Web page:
Association with libraries has traditionally been perceived as damaging to the body. Chaucer’s Oxfordian Clerke is described as unnaturally thin; Prospero can only be redeemed when he decides to “drown [his] book”; and Faustus’s obsessive study leads to damnation and his final plea for salvation is a promise to “burn [his] books.” Even in the 20th century, libraries were often portrayed as palaces of pure intellect where bodies cease to matter. The Music Man’s Harold Hill supposes (comically) that in the quiet indifference of the library, he could, if he fell and became incapacitated, “lie on [the] floor unnoticed ‘till [his] body had turned to carrion” and She Loves Me’s Ilona meets her love, the “thickly bespectacled” optometrist, when he rescues her from a moment of library-induced “panic and mortification.”
Today, actual libraries often deprecate the body. The physical collocation of the body of the scholar and the original material manifestation of the thing studied is now, for many kinds of research, not strictly necessary. Digitized special collections, e-books, and electronic databases shift the materiality of collections from paper volumes collected in a dedicated space to inscriptions on the hard drives of distributed servers and the ephemeral arrangement of lights on a laptop screen. In the case of physical collections, best practices often require researchers to privilege the extraordinary material body of a fragile object over the comfort of their own human bodies (e.g. by wearing gloves when interacting with photographs, slowly turning fragile rare book pages, etc.).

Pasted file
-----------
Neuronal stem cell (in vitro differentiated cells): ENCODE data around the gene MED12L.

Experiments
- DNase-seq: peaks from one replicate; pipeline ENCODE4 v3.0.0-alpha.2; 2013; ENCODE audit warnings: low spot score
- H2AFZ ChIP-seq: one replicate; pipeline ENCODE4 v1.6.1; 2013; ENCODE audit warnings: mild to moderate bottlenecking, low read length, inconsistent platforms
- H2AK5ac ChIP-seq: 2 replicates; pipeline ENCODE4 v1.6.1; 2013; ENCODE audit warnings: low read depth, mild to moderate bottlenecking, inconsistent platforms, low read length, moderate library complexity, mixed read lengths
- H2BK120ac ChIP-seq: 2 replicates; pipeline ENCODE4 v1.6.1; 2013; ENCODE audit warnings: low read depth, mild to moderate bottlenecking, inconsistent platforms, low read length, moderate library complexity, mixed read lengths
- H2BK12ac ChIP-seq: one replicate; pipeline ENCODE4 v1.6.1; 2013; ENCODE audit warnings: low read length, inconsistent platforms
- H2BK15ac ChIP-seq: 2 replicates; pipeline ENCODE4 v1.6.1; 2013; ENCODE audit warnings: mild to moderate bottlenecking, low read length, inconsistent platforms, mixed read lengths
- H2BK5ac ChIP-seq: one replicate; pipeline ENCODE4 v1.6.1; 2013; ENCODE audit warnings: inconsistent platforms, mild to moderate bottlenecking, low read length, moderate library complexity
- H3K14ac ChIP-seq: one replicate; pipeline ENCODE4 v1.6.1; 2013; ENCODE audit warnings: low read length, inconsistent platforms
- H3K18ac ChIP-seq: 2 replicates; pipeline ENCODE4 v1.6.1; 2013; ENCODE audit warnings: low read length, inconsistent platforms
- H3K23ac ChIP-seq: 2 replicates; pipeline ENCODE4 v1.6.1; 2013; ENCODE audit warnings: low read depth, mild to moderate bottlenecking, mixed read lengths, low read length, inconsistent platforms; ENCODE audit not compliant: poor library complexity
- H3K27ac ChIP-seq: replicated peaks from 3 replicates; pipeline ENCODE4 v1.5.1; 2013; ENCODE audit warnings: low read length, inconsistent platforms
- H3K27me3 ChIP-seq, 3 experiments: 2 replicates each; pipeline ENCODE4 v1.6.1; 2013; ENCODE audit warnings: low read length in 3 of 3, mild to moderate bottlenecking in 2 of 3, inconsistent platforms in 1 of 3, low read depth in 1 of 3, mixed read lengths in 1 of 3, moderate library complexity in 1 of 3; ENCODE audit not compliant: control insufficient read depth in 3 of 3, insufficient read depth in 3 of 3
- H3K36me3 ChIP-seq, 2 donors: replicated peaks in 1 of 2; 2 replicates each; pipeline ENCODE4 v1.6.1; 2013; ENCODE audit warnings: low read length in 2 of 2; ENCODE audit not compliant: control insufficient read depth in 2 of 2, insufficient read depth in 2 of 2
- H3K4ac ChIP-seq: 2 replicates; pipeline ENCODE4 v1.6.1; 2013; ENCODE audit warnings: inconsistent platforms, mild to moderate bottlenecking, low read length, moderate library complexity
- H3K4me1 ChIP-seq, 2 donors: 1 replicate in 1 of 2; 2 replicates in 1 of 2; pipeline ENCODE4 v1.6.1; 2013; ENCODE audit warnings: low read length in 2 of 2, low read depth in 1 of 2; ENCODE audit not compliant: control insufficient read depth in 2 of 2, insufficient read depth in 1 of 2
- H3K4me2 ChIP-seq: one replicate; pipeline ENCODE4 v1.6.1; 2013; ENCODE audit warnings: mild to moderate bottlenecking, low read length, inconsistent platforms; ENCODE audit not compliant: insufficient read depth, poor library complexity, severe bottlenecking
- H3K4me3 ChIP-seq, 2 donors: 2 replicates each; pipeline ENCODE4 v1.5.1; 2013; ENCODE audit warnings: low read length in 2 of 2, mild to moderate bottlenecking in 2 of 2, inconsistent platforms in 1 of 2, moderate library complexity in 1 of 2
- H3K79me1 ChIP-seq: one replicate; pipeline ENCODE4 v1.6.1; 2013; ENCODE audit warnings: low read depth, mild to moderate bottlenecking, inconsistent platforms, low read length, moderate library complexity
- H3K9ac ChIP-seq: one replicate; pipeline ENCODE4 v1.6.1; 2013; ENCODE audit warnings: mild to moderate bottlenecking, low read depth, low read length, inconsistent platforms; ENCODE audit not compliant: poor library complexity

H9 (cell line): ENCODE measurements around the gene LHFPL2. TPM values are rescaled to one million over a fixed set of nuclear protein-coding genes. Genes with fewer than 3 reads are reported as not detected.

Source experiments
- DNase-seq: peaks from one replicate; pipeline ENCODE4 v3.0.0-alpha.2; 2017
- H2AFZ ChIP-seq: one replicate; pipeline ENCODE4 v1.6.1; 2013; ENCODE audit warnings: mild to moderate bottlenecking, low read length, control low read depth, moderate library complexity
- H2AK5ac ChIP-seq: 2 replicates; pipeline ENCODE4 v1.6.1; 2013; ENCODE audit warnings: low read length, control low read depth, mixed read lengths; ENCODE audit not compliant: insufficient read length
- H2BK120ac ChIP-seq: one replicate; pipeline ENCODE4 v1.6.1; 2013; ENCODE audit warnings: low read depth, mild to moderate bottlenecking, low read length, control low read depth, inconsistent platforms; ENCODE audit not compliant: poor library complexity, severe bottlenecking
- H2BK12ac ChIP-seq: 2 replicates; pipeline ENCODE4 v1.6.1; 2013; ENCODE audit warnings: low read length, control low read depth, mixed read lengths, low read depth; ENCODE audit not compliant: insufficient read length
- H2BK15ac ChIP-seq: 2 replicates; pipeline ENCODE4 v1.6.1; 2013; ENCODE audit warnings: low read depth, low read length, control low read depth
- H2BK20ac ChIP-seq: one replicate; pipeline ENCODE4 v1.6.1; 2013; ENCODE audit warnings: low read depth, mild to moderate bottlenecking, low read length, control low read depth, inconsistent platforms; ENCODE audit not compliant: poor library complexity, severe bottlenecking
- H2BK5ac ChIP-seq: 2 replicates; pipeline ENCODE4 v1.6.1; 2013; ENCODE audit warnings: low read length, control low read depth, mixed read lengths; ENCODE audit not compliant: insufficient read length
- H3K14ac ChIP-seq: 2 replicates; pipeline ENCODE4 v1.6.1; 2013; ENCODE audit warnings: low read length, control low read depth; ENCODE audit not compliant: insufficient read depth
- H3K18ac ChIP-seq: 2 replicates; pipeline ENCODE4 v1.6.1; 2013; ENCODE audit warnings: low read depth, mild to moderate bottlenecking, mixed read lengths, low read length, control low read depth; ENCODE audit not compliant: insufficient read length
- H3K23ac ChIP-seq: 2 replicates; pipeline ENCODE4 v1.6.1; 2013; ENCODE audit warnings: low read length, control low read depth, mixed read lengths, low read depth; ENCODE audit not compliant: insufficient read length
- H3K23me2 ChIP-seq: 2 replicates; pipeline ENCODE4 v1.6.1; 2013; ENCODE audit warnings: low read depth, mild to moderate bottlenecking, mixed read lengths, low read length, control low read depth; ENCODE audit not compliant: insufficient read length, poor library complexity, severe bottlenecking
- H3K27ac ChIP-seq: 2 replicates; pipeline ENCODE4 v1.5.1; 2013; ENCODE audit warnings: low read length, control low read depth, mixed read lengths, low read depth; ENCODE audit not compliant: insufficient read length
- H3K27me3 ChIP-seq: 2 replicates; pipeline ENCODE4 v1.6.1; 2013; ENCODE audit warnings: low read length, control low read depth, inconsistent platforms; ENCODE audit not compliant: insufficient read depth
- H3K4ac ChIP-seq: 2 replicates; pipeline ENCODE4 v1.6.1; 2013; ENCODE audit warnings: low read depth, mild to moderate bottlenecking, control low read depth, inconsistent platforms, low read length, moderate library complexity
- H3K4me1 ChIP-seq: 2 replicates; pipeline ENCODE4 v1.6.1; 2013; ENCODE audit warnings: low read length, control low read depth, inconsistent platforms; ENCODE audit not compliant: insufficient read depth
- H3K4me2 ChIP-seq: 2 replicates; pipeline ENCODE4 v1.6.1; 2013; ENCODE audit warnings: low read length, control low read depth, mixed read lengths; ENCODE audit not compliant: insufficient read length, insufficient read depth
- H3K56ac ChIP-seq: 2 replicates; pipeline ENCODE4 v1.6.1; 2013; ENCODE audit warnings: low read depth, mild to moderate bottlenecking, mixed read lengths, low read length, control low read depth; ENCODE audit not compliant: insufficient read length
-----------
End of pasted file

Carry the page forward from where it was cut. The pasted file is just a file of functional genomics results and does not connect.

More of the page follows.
For this panel, we invite papers examining the performance of the human body in the theatre library and archive. How is the experience of theatre changed when one human body studies the performance of another mediated through material artifacts (or digital surrogates of material artifacts)? Are human bodies treated any differently in theater libraries and archives than in other collections?
Abstracts of no more than 500 words should be submitted to Doug Reside (email@example.com) by June 1, 2017.